How Many Books in Catholic Bible? 

by | Aug 22, 2023 | Catholic | 0 comments

As Christians, the Bible is our doctrine – the written Word of God, and thus, the absolute law and guidebook on how to live our lives. It is a collection of books written by different people over more than a thousand years. But have you ever wondered how our Bible came to be and what “books” are exactly included? 

The Roman Catholic Bible has 73 books. It has 46 in the Old Testament and 27 in the New Testament. These books consist of history, poetry, prophecy, letters, and the stories of Jesus Christ’s believers of his passion and preachings – all meant to teach us the truths we need for our salvation.

Keep in mind that this only applies to the Roman Catholic Bible as other Christian denominations have different Bibles with different numbers of books. Let’s look into this closer below. But first, let’s discuss what makes up the Catholic Bible. 

What are the Parts of the Catholic Bible? 

The Catholic Bible has two parts: the Old Testament and the New Testament, each divided into different sections. To help you understand better, here’s a quick overview of these categories and the books included in each one.

Old Testament

The Old Testament is the original Hebrew Bible and is considered to be the sacred scriptures of the Jewish faith. It was written at different times somewhere between around 1200 and 165 BC. According to the Catechism of the Catholic Church, 122, the books of the Old Testament “bear witness to the whole divine pedagogy of God’s saving love”. They also contain teachings about God, life, prayers, and our salvation. Moreover, they speak of the coming of a Messiah. 

The Pentateuch or Torah

These books lay the foundation for how God created the world and mankind. They talk about God’s laws and human’s early history as well as His chosen people. 

  • Genesis
  • Exodus
  • Leviticus
  • Numbers
  • Deuteronomy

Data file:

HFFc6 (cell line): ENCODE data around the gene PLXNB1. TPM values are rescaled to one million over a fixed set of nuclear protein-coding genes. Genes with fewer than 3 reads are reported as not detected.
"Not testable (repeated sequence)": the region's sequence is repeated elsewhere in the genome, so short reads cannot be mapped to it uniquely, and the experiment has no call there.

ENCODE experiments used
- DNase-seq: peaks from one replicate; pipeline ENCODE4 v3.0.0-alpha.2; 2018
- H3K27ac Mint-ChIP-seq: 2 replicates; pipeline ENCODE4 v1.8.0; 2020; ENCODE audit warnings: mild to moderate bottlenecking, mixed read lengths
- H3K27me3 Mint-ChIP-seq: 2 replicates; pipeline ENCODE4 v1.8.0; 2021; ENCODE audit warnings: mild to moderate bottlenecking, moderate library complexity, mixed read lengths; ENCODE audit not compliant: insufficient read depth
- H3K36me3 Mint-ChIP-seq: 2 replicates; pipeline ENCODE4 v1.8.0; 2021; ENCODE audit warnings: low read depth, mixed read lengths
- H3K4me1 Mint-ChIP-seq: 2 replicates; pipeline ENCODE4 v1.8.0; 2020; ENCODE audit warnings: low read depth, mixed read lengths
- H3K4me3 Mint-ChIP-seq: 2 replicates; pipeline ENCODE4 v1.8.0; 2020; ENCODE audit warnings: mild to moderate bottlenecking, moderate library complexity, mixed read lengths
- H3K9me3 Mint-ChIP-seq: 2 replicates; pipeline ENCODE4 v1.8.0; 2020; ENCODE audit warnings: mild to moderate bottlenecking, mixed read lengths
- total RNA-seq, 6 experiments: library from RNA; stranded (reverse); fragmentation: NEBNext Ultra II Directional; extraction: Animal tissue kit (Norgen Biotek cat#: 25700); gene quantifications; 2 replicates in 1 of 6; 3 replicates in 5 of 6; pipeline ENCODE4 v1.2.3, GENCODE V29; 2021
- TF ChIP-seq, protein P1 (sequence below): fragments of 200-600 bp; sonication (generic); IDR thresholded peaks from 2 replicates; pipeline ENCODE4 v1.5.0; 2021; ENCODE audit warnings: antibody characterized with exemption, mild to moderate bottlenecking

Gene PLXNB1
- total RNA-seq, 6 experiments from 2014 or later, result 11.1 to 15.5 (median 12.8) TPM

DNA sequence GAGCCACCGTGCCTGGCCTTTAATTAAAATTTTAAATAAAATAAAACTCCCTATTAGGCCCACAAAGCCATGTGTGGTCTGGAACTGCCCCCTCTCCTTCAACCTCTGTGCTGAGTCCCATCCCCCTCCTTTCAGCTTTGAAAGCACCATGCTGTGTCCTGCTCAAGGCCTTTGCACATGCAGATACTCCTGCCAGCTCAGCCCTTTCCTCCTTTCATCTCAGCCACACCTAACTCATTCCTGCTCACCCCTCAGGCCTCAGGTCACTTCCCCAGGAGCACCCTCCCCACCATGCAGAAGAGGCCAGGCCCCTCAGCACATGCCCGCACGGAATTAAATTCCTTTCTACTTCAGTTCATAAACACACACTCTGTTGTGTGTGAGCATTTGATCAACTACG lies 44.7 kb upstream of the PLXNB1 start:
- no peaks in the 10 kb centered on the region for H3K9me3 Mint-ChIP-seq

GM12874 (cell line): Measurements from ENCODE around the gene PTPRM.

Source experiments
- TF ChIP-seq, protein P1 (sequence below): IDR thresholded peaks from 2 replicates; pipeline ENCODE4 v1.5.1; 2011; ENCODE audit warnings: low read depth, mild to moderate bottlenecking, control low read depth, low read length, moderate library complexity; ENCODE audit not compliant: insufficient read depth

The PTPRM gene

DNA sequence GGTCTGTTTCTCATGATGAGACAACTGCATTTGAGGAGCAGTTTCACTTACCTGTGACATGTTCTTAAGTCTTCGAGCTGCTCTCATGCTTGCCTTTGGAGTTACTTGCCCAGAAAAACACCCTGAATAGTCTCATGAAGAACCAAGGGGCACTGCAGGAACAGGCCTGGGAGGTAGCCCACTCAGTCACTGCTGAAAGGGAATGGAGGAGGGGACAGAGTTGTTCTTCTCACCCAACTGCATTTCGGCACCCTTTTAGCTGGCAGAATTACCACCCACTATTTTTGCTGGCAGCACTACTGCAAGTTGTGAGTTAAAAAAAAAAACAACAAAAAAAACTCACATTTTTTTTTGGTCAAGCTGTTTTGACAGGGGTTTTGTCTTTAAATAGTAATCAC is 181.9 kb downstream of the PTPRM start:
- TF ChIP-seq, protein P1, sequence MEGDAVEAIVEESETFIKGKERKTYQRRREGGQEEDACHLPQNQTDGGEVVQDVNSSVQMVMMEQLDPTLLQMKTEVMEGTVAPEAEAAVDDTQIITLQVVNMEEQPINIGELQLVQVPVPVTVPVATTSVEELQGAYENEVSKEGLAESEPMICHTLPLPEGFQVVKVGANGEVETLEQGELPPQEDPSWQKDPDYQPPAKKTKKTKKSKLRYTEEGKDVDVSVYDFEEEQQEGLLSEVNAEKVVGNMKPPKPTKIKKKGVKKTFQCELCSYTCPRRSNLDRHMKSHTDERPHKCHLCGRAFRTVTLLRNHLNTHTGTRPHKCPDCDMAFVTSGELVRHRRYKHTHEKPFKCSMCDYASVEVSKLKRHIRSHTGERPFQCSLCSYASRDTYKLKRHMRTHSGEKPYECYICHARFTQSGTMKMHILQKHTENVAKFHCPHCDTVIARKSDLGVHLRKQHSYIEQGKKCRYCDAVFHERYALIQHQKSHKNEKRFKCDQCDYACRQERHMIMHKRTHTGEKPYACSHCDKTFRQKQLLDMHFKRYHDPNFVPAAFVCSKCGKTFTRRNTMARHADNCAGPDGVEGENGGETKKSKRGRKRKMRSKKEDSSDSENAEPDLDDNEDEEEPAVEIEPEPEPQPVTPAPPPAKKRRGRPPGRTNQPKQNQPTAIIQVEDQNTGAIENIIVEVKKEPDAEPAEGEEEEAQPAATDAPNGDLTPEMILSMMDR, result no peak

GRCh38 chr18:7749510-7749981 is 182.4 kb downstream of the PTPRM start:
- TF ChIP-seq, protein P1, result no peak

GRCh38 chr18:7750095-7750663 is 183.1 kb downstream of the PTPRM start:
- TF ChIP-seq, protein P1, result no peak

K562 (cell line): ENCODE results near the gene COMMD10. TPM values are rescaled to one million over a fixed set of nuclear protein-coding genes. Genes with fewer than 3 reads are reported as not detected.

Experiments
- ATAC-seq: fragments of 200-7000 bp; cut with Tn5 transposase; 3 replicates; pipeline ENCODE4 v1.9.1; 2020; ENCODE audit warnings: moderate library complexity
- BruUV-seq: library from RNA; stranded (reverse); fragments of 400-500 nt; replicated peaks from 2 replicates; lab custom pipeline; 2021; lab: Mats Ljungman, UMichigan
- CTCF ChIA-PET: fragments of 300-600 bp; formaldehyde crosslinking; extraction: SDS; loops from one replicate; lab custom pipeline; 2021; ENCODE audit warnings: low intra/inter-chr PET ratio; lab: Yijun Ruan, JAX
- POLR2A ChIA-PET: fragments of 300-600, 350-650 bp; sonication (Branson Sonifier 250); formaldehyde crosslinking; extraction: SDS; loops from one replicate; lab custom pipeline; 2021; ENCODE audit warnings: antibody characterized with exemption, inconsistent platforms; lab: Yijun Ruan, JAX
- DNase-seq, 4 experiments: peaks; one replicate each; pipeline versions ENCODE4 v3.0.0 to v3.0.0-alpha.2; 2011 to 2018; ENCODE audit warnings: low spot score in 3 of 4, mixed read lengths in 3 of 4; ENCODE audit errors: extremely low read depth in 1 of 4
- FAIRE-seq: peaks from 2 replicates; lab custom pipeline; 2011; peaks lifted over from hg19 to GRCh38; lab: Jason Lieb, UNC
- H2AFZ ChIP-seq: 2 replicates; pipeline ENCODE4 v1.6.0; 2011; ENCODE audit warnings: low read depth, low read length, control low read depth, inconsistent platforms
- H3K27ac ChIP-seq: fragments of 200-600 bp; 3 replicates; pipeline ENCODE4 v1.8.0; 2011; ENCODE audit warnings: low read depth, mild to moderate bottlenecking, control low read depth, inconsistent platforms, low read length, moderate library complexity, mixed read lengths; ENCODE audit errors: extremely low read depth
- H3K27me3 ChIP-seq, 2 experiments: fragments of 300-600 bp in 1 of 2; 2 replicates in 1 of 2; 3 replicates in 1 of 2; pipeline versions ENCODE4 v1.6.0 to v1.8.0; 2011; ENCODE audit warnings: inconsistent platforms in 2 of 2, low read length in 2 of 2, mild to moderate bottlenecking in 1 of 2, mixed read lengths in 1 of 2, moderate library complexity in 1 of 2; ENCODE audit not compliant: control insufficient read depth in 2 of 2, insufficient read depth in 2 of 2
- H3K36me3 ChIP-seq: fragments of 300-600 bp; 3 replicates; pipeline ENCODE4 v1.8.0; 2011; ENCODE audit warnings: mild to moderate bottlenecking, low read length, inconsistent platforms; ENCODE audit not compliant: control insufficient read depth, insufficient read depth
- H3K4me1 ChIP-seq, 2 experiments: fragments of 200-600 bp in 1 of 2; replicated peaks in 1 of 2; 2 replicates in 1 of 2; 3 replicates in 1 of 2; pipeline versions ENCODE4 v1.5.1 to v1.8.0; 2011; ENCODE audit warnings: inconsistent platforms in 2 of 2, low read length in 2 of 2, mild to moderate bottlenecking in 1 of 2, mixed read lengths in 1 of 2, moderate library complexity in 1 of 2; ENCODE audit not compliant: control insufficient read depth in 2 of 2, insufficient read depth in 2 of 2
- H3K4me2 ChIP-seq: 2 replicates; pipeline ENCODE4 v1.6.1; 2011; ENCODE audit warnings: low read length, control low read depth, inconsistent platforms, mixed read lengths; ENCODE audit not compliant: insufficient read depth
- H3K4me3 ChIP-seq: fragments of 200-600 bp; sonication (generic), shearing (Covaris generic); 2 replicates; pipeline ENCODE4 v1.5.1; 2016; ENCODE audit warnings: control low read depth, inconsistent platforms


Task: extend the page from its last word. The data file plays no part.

The Historical Books

These are the books that talk about the history of Israel, including stories of the promised land and Kings David and Solomon. They also tell the story of the Babylonian exile and the struggle for freedom. 

  • Joshua
  • Judges
  • Ruth
  • 1 Samuel
  • 2 Samuel
  • 1 Kings
  • 2 Kings
  • 1 Chronicles
  • 2 Chronicles
  • Ezra
  • Nehemiah

Biblical Novellas

These books consist of stories told to entertain, encourage people during times of crisis, and teach the ways of God. While they may have some sort of historical fact, these stories are only told to show truths that go beyond history. 

  • Tobit 
  • Judith
  • Esther
  • 1 Maccabees
  • 2 Maccabees

The Wisdom Books

These books contain prayers, insights, and various instructions on how to live a life according to God’s commandments. Except for the Book of Wisdom, they are all written in verse or poetry form. 

  • Job
  • Psalms
  • Proverbs
  • Ecclesiastes
  • Song of Songs
  • Wisdom
  • Sirach 

The Prophetic Books

It is through “prophets” that God reveals His message of calling us back to hope, justice, and forgiveness. That said, it is through these books that God teaches us how to remain faithful and how to treat one another. They are divided into “major” and “minor” prophets not because some of them are more important than others but because the “major prophets” are simply longer.

Major Prophets:

  • Isaiah
  • Jeremiah
  • Lamentations
  • Baruch
  • Ezekiel 
  • Daniel

Minor Prophets:

  • Hosea
  • Joel
  • Amos
  • Obadiah
  • Jonah
  • Micah
  • Nahum
  • Habakkuk
  • Zephaniah
  • Haggai
  • Zechariah
  • Malachi

New Testament

The New Testament was written by Christians around 50 and 100 AD. Its books focus on Jesus Christ as God’s incarnate Son and the promised Messiah. These books tell stories about “his acts, teachings, Passion and glorification, and his Church’s beginnings under the Spirit’s guidance.” (Catechism of the Catholic Church, 124)

The Gospels

These books are the heart of all the Catholic scriptures as they talk about the life and teachings of Jesus Christ.

  • Matthew
  • Mark
  • Luke
  • John
  • Acts of the Apostles

The Epistles or Letters

These are books, or rather letters, that offer teachings and guidance on how to express one’s commitment to Jesus. 

New Testament Letters or Pauline Epistles 

  • Romans 
  • 1 Corinthians
  • 2 Corinthians
  • Galatians
  • Ephesians
  • Philippians
  • Colossians
  • 1 Thessalonians 
  • 2 Thessalonians
  • 1 Timothy
  • 2 Timothy
  • Titus
  • Philemon
  • Hebrews

Catholic Letters or Apostolic Letters

  • James 
  • 1 Peter
  • 2 Peter
  • 1 John
  • 2 John
  • 3 John
  • Jude

Revelation

This book is apocalyptic literature, offering a visionary presentation of what everything means, from the creation to the end of the world. 

Difference of the Catholic Bible to Other Christian Bibles